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rotation Encoder not accurate? 
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Joined: Sat Feb 02, 2008 10:24 pm
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Post rotation Encoder not accurate?
I am needing to make accurate turns. I have looked at the forum and read on resetting the motor encoders to 0.

It appears that the motor is over-rotating. 360 encoder ticks is WAY too many. 300 is close but still too much...it is visually evident by watching a tire attached to the motor that it is over-rotating.

360 encoder turns on slaved motors with a -100 turn index gives me more than 180 degree turn (about 210 degrees).

What am I doing wrong? I have braking on (in preferences and declared in the program). I have tried the slave motors and individually powered motors with opposite signs (+50, -50)...but the fact that you can just pick a spot on the motor and SEE that it rotates too far is getting me.

Any help would be appreciated.

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Thanks,

Doug


Sat Feb 02, 2008 10:37 pm
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Joined: Fri Nov 09, 2007 4:51 am
Posts: 121
Location: Hungary, Europe
Post nmotorencodertarget
Hi,

I was trying the nmotorencodertarget function to instruct the motors to turn to an accurate position. however, I have failed, for the same reason you've told.

Since I was working on a plotter that requires quite accurate positioning I have created my own task to control the motors to reach a specific encoder value.
Code:
task motor_movement()
{
  byte i;
  long d;

   do {
      i = 0;
      mtr[ i ] =   nMotorEncoder[ i ];
      d = target[ i ] + mtr[ i ];
      if( d >  CLOSE ) motor[ i ] = -MFAST;
      else if( d >      0 ) motor[ i ] = -MSLOW;
      else if( d < -CLOSE ) motor[ i ] =  MFAST;
      else if( d <      0 ) motor[ i ] =  MSLOW;
      else                  motor[ i ] = 0;
      for( i = 1; i < 3; i++ ) {
         mtr[ i ] =   nMotorEncoder[ i ];
         d = target[ i ] - mtr[ i ];
         if( d >  CLOSE ) motor[ i ] =  MFAST;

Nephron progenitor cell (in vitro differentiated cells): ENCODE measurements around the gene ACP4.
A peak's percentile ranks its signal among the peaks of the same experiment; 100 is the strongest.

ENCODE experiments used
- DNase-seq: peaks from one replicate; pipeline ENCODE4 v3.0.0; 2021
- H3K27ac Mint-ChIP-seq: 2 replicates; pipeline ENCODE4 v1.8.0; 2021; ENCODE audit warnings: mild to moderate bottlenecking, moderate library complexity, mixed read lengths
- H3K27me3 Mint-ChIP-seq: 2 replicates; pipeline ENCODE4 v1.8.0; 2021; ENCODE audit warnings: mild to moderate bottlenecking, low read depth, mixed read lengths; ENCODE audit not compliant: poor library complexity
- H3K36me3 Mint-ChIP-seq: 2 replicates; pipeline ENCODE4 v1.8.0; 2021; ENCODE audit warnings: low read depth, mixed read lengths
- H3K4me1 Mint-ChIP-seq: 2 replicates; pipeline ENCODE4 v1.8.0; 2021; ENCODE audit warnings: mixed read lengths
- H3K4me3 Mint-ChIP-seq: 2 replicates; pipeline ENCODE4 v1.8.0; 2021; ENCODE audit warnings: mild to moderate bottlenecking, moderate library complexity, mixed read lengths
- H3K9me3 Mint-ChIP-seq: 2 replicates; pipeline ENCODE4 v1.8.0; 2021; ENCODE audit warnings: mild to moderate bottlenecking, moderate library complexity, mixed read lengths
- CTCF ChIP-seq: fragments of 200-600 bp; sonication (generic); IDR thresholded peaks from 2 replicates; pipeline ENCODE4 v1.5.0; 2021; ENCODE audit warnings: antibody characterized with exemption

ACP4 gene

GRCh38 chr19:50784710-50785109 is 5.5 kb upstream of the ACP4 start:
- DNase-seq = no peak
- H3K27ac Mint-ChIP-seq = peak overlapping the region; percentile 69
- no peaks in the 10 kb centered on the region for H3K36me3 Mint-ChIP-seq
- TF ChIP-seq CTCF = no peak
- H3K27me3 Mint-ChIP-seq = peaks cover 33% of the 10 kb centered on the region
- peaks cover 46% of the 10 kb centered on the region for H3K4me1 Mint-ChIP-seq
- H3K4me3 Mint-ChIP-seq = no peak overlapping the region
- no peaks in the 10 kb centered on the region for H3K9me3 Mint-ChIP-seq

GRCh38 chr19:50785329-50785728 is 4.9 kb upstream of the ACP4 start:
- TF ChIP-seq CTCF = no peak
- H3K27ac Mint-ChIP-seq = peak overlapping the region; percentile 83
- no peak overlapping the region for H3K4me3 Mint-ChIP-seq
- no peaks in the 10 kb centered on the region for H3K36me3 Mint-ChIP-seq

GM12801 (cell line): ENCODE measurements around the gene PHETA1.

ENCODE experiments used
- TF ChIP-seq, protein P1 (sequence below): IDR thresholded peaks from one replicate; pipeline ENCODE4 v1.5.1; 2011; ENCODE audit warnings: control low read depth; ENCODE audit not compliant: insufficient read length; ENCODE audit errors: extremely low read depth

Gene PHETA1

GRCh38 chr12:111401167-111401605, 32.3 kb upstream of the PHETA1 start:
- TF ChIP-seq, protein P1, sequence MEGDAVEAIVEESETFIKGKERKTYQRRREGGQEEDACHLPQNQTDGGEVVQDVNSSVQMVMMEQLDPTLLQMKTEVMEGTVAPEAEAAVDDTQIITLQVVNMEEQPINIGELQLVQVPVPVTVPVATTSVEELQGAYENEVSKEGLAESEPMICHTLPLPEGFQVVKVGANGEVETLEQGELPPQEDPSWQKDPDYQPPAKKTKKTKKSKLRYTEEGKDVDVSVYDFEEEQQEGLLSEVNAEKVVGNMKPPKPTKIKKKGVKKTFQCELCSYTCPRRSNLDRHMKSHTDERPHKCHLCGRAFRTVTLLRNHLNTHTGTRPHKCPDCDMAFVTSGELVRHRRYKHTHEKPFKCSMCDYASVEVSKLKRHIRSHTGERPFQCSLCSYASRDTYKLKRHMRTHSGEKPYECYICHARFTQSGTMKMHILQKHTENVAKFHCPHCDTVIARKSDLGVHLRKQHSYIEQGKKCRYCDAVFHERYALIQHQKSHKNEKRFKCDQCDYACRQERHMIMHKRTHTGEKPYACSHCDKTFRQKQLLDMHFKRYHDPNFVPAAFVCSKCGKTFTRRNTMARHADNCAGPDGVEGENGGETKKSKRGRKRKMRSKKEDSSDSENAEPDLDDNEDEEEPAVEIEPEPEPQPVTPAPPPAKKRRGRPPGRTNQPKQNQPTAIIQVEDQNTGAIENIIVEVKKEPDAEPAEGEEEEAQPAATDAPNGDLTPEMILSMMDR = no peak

else if( d >      0 ) motor[ i ] =  MSLOW;
         else if( d < -CLOSE ) motor[ i ] = -MFAST;
         else if( d <      0 ) motor[ i ] = -MSLOW;
         else                  motor[ i ] = 0;
         }
      wait1Msec( 1 );
   } while( 1 );
}

This task is executed a few hundred times a second (execution may take 1 msec or so and then it waits one more msec). The main task simply sets the target[i] variable like the pen up function here:
Code:
void pu()
{
   target[ 2 ] -= 30;
   do wait10Msec( 1 );   while( nMotorRunState[ 2 ] != runStateIdle );
}

It is of course possible to set targets for two motors at the same time. Since in my case speed was not an important factor the constants MFAST was set to 20 and MSLOW was set to 10. In such slow speed the motors were capable to reach their target quite well therefore the constant CLOSE (which is actually the tolerance) is zero.

Realize that this task is more autonomous than RobotC's built in nmotorencodertarget. Using the built in function you first set the target then start the motors. My implementation strarts the motor every time the position does not match the target -- even if an external torque turns the motor axle. Applying a constant torque on the motor axle (e.g. in a poorly designed crane) my solution might start to "oscillate".


Sun Feb 03, 2008 3:41 pm
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Joined: Fri Nov 09, 2007 4:51 am
Posts: 121
Location: Hungary, Europe
Post mistake
Eh, I can see this (latest) version lacks the tolerance I have mistakenly referred the parameter CLOSE as if it were tolerance. No it is not, it is the distance when the task reduces speed to MSLOW.

Tolerance here is hardwired to zero but it can be a parameter easily.

Correct operation of this automated motor control requires initialization:
Code:
   target[ 0 ] = 0; nMotorEncoder[ 0 ] = 0;
   target[ 1 ] = 0; nMotorEncoder[ 1 ] = 0;
   target[ 2 ] = 0; nMotorEncoder[ 2 ] = 0;
   StartTask( motor_movement );


Sun Feb 03, 2008 3:46 pm
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